By itself, this would have been satisfying enough, but In the Woods goes a step further. Rob Ryan, like many other modern detectives, has an ongoing problem. Inspector Morse had alcohol, Barbara Havers has her weight and shyness, but Rob Ryan's in a worse spot: he knows he escaped a horrible situation that presumably killed two of his childhood friends.

But unlike other detectives' problems, this one doesn't just get in Rob's way as he tries to solve the crime: his psychological state is the major part of the story. Parts of In the Woods are therefore quite depressing. Sometimes you want to strangle the guy--why did he DO that? What the heck is wrong with him? And then you remember: after what happened to him, he can't be all there.

In the Woods doesn't offer easy answers to this major story arc. For that, I applaud the author, because trauma that deep can't be solved with a sudden, triggered breakthrough. There's a start toward normality for Rob, but it's only a start.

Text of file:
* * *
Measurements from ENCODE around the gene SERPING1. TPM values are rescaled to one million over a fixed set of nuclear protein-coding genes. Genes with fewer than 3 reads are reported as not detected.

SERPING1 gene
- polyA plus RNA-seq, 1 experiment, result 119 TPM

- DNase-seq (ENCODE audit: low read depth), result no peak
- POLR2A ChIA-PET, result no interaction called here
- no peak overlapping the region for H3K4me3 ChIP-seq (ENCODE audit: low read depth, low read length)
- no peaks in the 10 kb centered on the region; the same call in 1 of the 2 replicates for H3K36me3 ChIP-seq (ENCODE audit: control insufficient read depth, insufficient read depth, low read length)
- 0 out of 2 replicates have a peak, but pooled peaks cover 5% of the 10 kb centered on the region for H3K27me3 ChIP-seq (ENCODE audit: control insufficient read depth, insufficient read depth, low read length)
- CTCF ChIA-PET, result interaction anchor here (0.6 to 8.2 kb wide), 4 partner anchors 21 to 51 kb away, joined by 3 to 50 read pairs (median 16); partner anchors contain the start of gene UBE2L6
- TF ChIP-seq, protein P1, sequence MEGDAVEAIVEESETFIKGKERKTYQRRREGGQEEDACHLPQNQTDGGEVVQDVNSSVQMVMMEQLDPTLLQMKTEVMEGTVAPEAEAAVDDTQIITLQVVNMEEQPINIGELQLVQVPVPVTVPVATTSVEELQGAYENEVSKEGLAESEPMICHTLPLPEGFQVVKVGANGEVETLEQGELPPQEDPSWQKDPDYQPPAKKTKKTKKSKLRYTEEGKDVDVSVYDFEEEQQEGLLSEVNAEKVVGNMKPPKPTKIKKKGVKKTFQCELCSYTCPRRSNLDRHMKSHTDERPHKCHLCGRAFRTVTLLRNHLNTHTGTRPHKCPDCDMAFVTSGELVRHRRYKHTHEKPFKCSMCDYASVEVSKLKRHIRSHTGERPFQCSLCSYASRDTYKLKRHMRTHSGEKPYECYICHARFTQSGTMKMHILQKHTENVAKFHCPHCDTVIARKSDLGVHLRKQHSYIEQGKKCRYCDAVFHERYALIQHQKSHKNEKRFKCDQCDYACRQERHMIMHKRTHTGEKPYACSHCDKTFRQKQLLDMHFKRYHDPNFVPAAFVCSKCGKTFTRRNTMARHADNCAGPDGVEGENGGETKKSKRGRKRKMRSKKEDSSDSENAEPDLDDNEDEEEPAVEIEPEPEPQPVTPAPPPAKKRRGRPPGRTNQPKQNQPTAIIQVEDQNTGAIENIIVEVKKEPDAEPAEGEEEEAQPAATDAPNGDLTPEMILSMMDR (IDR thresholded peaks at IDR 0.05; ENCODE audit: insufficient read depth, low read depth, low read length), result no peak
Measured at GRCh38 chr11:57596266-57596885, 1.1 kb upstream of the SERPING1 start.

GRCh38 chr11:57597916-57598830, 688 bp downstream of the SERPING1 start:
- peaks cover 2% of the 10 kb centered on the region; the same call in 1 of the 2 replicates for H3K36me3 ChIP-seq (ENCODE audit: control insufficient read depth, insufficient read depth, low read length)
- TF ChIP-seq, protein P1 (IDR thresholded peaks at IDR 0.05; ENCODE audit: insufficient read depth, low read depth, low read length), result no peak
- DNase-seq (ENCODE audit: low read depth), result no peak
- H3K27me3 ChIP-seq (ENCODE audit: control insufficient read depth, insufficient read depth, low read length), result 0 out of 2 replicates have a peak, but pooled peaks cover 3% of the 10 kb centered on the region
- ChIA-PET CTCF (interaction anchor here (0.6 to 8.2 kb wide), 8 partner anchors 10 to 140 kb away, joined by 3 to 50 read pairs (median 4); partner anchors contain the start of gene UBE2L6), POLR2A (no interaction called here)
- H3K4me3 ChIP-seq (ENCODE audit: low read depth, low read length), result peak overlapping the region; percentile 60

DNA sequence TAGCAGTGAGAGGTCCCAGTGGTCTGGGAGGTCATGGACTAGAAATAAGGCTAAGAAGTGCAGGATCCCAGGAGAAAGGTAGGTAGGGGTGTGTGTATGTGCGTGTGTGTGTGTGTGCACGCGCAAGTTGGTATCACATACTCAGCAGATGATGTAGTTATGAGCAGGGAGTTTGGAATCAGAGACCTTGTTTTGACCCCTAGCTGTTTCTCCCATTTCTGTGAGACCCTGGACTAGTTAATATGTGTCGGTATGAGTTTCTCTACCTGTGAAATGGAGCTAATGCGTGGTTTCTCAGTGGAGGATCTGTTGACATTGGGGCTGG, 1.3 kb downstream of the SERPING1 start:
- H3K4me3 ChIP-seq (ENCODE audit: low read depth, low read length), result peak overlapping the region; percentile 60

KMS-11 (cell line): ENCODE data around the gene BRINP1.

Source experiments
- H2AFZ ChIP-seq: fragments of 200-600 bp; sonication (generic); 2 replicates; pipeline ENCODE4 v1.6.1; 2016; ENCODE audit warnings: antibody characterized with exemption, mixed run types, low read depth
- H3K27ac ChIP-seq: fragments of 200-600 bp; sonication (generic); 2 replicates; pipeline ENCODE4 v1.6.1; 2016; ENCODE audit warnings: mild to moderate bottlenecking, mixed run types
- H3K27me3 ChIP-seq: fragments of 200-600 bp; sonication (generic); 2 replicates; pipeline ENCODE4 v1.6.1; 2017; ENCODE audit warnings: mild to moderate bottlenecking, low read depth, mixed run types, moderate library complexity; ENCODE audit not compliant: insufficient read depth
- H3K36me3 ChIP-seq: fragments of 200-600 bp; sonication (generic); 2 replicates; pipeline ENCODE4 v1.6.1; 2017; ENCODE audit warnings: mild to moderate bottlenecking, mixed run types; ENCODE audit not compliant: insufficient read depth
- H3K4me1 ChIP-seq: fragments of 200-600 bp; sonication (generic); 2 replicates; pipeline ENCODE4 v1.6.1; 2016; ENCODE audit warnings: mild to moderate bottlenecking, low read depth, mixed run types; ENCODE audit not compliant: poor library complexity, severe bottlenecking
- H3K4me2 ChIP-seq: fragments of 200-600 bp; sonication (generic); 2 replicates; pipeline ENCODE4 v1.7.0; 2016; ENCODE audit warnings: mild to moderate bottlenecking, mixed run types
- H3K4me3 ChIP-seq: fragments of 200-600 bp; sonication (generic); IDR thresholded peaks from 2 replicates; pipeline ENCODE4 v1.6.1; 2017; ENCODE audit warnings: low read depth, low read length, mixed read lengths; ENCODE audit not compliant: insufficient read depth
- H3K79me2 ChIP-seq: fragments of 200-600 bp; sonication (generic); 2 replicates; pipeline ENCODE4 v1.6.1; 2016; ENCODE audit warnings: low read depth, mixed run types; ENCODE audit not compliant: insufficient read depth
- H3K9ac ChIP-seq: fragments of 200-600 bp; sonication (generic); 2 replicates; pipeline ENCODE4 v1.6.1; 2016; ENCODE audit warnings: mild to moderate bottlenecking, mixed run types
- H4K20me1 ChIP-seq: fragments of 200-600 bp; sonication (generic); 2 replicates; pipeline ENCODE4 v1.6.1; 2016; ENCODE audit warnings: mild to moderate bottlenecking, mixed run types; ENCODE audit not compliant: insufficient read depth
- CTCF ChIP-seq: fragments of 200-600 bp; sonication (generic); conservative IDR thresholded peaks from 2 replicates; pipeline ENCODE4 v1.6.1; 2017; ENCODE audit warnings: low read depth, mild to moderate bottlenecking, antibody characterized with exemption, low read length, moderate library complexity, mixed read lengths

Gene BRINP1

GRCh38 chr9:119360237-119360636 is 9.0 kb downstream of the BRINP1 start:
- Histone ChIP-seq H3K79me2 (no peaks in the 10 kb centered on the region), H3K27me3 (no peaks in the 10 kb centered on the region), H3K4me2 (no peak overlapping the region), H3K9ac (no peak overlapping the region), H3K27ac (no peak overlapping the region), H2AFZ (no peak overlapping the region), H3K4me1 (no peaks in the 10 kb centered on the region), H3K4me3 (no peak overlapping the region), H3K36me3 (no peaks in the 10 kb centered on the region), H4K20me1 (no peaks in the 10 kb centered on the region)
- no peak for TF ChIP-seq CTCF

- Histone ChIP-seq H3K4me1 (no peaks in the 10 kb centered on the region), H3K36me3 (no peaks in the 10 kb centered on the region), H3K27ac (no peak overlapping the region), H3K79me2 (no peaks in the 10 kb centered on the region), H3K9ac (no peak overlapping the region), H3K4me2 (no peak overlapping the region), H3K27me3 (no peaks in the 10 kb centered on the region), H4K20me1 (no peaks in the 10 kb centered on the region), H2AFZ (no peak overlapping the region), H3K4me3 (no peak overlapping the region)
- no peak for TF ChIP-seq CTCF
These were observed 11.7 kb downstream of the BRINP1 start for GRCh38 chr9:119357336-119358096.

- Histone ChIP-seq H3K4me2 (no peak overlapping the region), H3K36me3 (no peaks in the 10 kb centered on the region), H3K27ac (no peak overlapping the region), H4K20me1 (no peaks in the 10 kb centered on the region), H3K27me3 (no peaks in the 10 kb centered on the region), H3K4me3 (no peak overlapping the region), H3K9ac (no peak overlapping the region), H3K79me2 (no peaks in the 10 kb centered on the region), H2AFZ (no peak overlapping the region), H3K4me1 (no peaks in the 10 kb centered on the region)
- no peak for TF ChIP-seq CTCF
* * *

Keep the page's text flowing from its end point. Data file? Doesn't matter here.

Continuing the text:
I wouldn't mind seeing Rob again, but I don't expect him to be more normal next time. If anything, he might be in worse shape. The narrator did a fine job, with the exception of some female voices being a bit forced. Highly recommended if you're looking for a fresh, different detective novel.

219 people found this helpful

  • Overall
    3 out of 5 stars
  • Performance
    5 out of 5 stars
  • Story
    3 out of 5 stars

Very mixed feelings (semi-spoilers included)

First, the narration was very good. I would listen to him again.

Second, the first half of the book was also very good even with the overwritten parts. I wanted to know very much what happened in both crimes. I also liked the main characters, and I loved the relationship between the main characters.

Third, the second half of the book really changed my pleasure in listening to the book. The anger and animosity coming from our main character, Rob, was so incongruous with how he had been I was thrown. A very large part of the book that I had been enjoying was the friendship between Cassie and Rob, and once that was taken away, I did not enjoy the book as much.